The group of gamers that I play with regularly are a mixed bunch as far as their styles and tastes go in their rpgs. In my recent Dungeons & Dragons game this has really become apparent. Some of my players are more combat and adventure oriented, while others enjoy character interaction with other character, NPCs, and the environment.
5th Edition should take a different approach. Mike Mearls stated the goal of the new edition as this:
"We want a game that rises above differences of play styles, campaign settings, and editions, one that takes the fundamental essence of D&D and brings it to the forefront of the game. In short, we want a game that is as simple or complex as you please, its action focused on combat, intrigue, and exploration as you desire."
With the current system of gathering experience in 4th Edition D&D this is almost impossible to achieve in my opinion. The reason is that those who enjoy gaining in numerical power (hit points, feats, powers, etc) will want to fight things because even with a few meager quest rewards the bulk of all the experience gathering is done during combat. I would like to propose a different way for a DM to deliver XP to the characters that allows everyone to play the game with a relaxed feeling that doesn't favor one type of player versus another. Give massive quest rewards for completing the story. Give far less XP for completing individual elements of the story. This allows the adventure to unfold at any pace and rushing off to combat something doesn't necessarily gain you a level. Lots of other systems use reward systems like this.
Now I will explain what I mean and how I propose it to work. Let's say that you are designing an adventure about a kidnapping of a princess that will take characters from 1st to 2nd level and that takes 1,750 XP to achieve. What if the successful return of the princess was worth 1,350 XP for successfully completing. Then the other 400 XP were made up of combat, information gathering, trap finding, or whatever else you as the DM think is worth some experience points. This could be smaller quest rewards if you choose like befriending the local druid or return the signet ring found to the rightful owner. I believe much more than combat should gain experience. In life I have learned many things and my ability to drive a car is in no way because I was streetfighting earlier in the week.
This system might not make combat the focus of some of your players as there is less to gain. Some players will still want to get in fights, that is just the nature of some gamers and the game. There is no right way to role-play as long as your style doesn't interfere with the other players ability to enjoy themselves. That is also true of the actor style gamer who enjoys long interactions with other PCs and NPCs. Your style is fine as long as you bear in mind that other players may enjoy a different style. The system for XP I have described above awards all the players when there characters interact with the environment that pushes the story forward as finishing the adventure is where the bulk of the XP are to be gained.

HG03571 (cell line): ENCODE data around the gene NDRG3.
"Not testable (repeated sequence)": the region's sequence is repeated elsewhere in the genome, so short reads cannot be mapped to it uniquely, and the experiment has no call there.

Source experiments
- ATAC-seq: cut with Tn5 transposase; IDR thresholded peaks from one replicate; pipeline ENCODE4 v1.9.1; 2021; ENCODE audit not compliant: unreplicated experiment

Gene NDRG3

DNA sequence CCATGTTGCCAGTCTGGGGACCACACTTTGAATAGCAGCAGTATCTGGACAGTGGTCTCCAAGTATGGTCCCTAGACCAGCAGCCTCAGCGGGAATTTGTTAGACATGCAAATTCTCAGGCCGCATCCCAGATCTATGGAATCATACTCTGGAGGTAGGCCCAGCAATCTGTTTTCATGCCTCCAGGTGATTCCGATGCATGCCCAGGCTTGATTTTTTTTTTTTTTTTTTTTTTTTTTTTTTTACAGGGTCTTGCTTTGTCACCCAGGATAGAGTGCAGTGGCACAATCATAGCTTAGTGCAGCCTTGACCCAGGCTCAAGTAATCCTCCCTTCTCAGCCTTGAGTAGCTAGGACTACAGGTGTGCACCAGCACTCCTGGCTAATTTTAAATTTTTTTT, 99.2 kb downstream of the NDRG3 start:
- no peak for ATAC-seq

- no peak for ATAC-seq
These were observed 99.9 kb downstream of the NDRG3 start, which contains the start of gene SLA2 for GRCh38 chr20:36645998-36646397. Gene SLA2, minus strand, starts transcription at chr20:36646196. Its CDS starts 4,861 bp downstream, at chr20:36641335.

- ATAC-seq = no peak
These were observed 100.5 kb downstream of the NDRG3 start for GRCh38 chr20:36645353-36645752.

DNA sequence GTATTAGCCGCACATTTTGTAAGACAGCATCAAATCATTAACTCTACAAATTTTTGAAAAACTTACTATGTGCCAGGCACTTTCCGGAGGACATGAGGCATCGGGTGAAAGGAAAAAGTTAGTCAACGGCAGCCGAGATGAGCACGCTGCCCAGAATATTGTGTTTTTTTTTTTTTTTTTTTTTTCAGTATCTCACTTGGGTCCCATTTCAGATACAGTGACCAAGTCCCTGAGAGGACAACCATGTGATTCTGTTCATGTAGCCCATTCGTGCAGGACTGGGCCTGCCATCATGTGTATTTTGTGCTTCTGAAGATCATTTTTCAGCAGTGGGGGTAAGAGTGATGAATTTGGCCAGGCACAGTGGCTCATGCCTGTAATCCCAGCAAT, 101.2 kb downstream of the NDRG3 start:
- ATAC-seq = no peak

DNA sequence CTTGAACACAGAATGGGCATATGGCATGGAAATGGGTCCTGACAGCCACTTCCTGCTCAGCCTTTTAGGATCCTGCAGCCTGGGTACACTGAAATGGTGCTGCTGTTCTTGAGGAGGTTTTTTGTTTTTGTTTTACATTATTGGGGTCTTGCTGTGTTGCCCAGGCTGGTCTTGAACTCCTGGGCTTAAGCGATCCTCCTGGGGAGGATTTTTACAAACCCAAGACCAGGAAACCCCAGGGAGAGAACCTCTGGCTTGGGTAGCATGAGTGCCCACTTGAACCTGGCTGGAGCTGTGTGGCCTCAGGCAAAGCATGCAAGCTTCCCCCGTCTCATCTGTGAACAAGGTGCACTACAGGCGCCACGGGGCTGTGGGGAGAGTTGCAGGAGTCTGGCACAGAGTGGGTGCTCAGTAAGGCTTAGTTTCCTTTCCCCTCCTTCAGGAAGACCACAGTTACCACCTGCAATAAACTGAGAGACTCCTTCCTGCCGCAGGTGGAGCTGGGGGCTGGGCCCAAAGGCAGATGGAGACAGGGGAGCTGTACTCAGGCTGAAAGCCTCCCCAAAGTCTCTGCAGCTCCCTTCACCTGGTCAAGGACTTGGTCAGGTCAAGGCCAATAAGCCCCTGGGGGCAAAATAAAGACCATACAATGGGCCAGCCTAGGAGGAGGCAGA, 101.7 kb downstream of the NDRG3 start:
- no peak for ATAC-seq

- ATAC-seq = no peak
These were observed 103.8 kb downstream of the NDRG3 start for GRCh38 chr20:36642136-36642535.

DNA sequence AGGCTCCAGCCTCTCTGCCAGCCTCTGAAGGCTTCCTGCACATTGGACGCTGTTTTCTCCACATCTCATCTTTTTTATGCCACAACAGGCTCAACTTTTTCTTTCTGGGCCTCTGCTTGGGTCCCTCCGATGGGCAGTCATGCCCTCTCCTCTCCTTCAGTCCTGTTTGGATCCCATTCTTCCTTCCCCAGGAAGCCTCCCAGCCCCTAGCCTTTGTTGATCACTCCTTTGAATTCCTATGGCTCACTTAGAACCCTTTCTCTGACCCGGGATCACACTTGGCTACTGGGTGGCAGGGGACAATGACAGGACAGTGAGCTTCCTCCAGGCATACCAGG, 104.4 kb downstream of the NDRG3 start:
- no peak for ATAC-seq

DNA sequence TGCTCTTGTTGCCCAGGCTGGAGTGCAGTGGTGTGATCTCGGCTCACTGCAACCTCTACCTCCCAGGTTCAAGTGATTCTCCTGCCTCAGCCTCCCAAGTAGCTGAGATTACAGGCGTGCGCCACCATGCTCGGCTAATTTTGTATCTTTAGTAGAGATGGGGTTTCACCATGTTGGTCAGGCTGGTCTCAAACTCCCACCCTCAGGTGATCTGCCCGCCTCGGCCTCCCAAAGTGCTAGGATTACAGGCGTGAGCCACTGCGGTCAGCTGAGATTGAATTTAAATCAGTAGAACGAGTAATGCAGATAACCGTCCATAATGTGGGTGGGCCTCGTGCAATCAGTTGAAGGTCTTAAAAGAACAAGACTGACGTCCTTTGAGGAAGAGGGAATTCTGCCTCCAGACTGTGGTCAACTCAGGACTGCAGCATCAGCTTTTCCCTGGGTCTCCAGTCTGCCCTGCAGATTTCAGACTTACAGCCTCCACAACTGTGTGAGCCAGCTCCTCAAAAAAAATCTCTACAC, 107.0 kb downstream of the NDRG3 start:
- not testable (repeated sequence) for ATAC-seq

This would change the way parties operated when it came to encounters. I rarely find myself in 4E taking the time to prepare a battle field, have the rogue sneak up and lure the fire giants back into a well designed trap. I am tough enough and am aware that the rules are designed that whatever is challenging me should be defeated assuming I began the encounter with a reasonable amount of resources still available. If your bow ranger lures the fire giants out of their lair while the rest of the party infiltrates and steals all of their loot and rescues the princess the adventure is successfully completed. If the party goes in with swords and spells blazing and defeats the fire giants the the adventure is successfully completed. The experience point reward would be the same because the mission was completed. If you choose to give out XP for the encounter with the fire giants does it matter what tactic was used to defeat them? Should the manner that the party used to defeat the fire giants and rescue the princess adjust the XP reward? I don't think it should.
The current XP award system discourages creative thinking. Since 4E isn't as deadly as previous editions and other systems this is magnified even more. If we only learn by engaging in combat then why do school systems have zero tolerance policies in our public schools? If we want to produce children who are capable then by the current system schools would be gladiator camps. In my life I have learned many things from talking to other people. I have learned much from researching. A good role-playing game will include the opportunity for many elements for the players. That is the duty of the Dungeon Master. We could all learn to share the game better by experiencing the same goal regardless of how we get there. Until next time Roll Hard!
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